A. On January 18, 2011, the FAA published a Special Airworthiness Information Bulletin clarifying Va. The following summarizes key parts of this bulletin.

The design maneuvering speed (Va) is the speed below which you can move a single flight control, one time, to its full deflection, for one axis of airplane rotation only (pitch, roll, or yaw), in smooth air, without risk of damage to the airplane.

Experimental airplanes may not have a published Va; however, they’ll still have some maximum maneuvering speed associated with the maximum structural design loads. Therefore, the pilot should be aware of what speed this is and adhere to the limitation. Va is valid for operation at the gross weight stated, which is typically at max gross weight. It’s especially important to note that Va decreases as the airplane weight decreases. At first, this may seem counterintuitive.

When the airplane is subjected to an external force, such as the aerodynamic force from a control surface, the airplane responds by accelerating (rotational acceleration) about one of the airplane’s axes. This was stated many years ago in Newton’s second law of motion. The law states that when an object of mass “m” is acted upon by a force “F,” it will undergo acceleration “a” in the same direction as the force, more simply stated in the widely known equation “F = ma” which can be rewritten as “a = F/m.” Rewritten this way, it’s clear for a given control force “F,” as the airplane weight “m” decreases, then the acceleration “a” will increase. This higher acceleration gives rise to higher loads on the airplane structure.

Therefore, as the airplane weight decreases, the allowable maneuvering speed must also decrease to ensure that the airframe isn’t damaged. Pilots may remember from their written exam that VA-NEW = VA √ (WNEW/WMAX-GROSS) as the way to calculate the corrected (new) maneuvering speed due to operating at a weight less than the maximum gross weight. Note: This formula is for calculating the Va change about the pitch axis; however, it can be used for all axes.

The FAA wants to clarify that operators should know what the maneuvering speed is and to caution pilots on what to avoid by adhering to the information described above. We recommend the following for maneuvering at, or even below, Va:

  • Do not apply a full deflection of a control, followed immediately by a full deflection in the opposite direction.
  • Do not apply full multiple control inputs simultaneously, i.e., pitch, roll, and yaw simultaneously, or in any combination thereof, even if you are below Va.
  • Reduce Va when operating below gross weight, using the following formula:


Q. How can I make a good transition during roundout while landing in a crosswind?

A. Generally, the roundout can be made like a normal landing approach, but the application of a crosswind correction is continued as necessary to prevent drifting.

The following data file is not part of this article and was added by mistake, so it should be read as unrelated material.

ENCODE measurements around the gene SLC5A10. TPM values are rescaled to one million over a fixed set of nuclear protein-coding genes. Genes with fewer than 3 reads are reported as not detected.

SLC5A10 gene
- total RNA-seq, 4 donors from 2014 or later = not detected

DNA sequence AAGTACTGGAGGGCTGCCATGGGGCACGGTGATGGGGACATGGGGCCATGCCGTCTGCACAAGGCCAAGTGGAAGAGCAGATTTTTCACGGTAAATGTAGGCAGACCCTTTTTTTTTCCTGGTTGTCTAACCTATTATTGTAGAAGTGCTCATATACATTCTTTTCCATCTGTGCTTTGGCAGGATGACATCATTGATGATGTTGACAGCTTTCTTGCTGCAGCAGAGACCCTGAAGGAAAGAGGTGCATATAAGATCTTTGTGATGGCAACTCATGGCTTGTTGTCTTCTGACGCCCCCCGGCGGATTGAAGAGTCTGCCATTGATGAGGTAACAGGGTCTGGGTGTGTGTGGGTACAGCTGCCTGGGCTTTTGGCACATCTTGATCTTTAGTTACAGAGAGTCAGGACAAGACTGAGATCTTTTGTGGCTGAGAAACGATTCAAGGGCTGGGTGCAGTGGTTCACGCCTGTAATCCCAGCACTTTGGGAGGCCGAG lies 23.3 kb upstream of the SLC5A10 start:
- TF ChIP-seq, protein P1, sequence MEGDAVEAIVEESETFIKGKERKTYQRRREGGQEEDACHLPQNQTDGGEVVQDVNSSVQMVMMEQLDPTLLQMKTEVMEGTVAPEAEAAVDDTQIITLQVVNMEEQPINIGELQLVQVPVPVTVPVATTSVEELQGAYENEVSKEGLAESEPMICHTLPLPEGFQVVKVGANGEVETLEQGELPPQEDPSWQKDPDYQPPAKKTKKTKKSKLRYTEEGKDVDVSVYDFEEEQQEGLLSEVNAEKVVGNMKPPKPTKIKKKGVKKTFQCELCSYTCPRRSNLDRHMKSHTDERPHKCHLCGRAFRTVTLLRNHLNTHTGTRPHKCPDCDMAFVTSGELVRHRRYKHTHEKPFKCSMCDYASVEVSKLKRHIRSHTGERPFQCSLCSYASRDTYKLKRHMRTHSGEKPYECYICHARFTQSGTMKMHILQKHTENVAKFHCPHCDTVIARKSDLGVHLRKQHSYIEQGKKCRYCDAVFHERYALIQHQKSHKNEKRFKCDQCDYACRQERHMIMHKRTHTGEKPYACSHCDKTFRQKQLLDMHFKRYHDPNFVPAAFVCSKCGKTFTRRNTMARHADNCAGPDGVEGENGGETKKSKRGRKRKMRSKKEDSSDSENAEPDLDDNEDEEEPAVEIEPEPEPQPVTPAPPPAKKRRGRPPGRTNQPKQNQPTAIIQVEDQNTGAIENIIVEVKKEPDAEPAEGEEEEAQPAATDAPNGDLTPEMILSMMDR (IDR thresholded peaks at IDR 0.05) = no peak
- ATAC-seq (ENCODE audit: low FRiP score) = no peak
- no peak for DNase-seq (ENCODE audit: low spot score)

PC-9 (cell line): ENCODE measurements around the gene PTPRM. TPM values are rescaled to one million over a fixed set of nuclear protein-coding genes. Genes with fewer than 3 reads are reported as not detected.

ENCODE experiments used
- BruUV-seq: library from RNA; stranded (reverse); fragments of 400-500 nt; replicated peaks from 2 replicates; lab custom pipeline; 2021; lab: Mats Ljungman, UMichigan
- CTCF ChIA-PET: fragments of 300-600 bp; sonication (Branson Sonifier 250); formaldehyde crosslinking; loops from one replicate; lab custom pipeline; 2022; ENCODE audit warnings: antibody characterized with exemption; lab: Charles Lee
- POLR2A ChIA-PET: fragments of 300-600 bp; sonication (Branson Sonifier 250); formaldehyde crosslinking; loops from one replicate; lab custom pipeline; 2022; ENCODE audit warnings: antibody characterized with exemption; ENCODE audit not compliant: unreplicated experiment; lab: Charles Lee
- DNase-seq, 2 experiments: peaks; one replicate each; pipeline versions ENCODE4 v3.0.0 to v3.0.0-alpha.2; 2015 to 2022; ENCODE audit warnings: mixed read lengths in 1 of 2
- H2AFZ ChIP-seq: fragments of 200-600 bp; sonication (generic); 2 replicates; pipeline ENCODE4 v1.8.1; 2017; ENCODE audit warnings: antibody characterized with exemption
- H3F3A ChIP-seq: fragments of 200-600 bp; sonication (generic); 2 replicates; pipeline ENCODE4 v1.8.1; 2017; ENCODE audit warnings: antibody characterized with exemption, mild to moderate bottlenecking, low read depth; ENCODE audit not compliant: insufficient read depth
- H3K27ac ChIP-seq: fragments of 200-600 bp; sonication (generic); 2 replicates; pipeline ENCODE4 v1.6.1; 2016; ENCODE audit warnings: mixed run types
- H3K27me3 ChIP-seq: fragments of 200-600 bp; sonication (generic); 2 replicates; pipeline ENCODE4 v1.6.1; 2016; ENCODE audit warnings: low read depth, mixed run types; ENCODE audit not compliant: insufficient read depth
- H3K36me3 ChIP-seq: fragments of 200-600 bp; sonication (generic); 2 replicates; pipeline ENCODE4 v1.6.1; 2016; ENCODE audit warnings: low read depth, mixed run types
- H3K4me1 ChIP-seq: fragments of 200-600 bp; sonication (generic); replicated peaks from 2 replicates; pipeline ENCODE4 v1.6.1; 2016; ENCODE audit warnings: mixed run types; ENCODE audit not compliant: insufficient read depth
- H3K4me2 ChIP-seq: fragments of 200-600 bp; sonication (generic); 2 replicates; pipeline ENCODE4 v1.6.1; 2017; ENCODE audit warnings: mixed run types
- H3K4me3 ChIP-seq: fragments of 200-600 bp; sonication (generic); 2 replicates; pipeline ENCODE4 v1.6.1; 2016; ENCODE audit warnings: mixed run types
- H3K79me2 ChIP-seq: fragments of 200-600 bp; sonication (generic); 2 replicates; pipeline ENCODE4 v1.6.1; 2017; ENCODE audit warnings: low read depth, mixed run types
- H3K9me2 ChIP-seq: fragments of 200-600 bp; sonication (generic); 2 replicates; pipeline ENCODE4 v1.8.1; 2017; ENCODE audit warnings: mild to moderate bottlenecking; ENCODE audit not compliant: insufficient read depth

Since the airspeed decreases as the roundout progresses, the flight controls gradually become less effective. As a result, the crosswind correction being held will become inadequate. When using the wing-low method, it’s necessary to gradually increase the deflection of the rudder and ailerons to maintain the proper amount of drift correction.

Do not level the wings; keep the upwind wing down throughout the roundout. If the wings are leveled, the airplane will begin drifting and the touchdown will occur while drifting. Remember, the primary objective is to land the airplane without subjecting it to any side loads that result from touching down while drifting.

Q: Why do some airplanes have a yaw string?

A: The yaw string is the most effective, yet least expensive, slip/skid indicator; it’s made from a piece of yarn mounted in the free airstream in a place easily visible to the pilot, best used outside the propeller slipstream. The yaw string helps you coordinate rudder and aileron inputs. When the controls are properly coordinated, the yarn points straight back, aligned with the longitudinal axis of the airplane. During a slipping turn, the tail of the yaw string will be offset toward the outside of the turn. To center the yaw string in a slipping turn, add pressure to the rudder pedal that is opposite the tail of the yaw string. During a skidding turn, the tail of the yaw string will be offset toward the inside of the turn. To center the yaw string in a skidding turn, add pressure to the rudder pedal that is opposite the tail of the yaw string.

The Wright brothers used a yaw string on their 1902 glider. This was their first flight instrument and helped them master controlled flight.